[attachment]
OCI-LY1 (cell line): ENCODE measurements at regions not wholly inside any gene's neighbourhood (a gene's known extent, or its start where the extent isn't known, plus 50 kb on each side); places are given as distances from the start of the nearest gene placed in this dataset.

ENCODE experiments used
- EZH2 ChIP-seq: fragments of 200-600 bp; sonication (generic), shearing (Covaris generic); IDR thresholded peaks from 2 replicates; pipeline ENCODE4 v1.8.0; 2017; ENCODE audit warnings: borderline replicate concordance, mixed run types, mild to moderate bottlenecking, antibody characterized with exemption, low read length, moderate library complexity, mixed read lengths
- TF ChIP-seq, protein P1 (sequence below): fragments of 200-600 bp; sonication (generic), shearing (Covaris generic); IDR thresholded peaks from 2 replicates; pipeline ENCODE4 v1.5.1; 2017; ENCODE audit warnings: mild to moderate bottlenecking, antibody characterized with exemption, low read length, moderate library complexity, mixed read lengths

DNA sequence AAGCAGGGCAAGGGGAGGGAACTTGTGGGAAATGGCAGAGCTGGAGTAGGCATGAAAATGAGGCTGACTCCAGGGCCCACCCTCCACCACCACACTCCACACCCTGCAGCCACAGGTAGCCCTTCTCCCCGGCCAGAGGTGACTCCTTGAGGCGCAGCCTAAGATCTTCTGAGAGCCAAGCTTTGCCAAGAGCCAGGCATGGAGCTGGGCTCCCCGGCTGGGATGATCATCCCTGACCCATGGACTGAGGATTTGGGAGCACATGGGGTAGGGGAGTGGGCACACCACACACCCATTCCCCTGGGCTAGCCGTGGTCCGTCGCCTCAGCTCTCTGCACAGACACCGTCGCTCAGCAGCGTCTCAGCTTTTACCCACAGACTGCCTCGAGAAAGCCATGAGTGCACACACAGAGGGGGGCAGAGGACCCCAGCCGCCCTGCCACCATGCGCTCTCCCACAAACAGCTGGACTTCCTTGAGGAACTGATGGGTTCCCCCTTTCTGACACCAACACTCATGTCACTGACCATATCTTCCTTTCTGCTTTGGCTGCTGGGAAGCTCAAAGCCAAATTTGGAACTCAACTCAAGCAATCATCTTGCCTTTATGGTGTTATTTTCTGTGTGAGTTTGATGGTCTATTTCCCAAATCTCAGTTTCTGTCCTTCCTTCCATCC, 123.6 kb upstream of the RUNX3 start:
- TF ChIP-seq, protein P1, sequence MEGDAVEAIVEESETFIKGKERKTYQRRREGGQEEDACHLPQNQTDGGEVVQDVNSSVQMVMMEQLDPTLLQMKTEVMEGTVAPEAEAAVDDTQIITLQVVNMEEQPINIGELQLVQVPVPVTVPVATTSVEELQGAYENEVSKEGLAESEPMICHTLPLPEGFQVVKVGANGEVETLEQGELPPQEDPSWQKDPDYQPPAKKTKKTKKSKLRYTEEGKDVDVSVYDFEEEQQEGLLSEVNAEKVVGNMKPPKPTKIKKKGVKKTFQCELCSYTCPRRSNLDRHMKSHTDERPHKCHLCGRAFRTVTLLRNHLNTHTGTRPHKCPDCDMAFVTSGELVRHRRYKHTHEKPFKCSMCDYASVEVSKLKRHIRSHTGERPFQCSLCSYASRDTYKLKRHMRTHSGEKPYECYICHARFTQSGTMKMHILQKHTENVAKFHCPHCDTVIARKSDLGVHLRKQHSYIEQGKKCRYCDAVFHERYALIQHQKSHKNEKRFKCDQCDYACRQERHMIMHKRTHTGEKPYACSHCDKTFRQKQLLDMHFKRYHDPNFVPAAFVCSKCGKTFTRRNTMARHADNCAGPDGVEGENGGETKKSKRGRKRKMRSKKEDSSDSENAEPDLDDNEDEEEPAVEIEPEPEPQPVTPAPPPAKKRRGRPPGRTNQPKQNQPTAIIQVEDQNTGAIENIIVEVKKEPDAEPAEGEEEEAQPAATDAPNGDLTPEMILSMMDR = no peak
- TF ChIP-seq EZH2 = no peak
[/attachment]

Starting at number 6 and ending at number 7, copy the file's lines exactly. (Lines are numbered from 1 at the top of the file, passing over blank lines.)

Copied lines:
- TF ChIP-seq, protein P1, sequence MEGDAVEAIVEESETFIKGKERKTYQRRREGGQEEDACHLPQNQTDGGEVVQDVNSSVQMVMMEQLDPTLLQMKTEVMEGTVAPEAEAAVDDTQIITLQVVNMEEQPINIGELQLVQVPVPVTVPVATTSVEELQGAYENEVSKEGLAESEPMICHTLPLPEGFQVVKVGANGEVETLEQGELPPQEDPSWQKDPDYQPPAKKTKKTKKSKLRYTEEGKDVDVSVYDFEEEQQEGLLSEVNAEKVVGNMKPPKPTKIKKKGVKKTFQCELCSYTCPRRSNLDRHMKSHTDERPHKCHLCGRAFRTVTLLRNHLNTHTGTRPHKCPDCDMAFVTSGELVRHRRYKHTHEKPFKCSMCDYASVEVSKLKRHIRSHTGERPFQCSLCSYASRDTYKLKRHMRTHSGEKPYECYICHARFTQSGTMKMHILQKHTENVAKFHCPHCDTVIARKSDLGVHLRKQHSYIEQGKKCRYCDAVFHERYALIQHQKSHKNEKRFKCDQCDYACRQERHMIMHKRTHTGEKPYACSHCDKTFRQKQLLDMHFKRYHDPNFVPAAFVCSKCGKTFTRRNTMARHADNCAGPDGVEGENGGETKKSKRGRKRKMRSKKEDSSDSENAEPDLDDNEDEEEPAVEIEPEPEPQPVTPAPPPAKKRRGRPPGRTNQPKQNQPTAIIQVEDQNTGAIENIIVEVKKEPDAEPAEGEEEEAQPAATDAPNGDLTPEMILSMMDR = no peak
- TF ChIP-seq EZH2 = no peak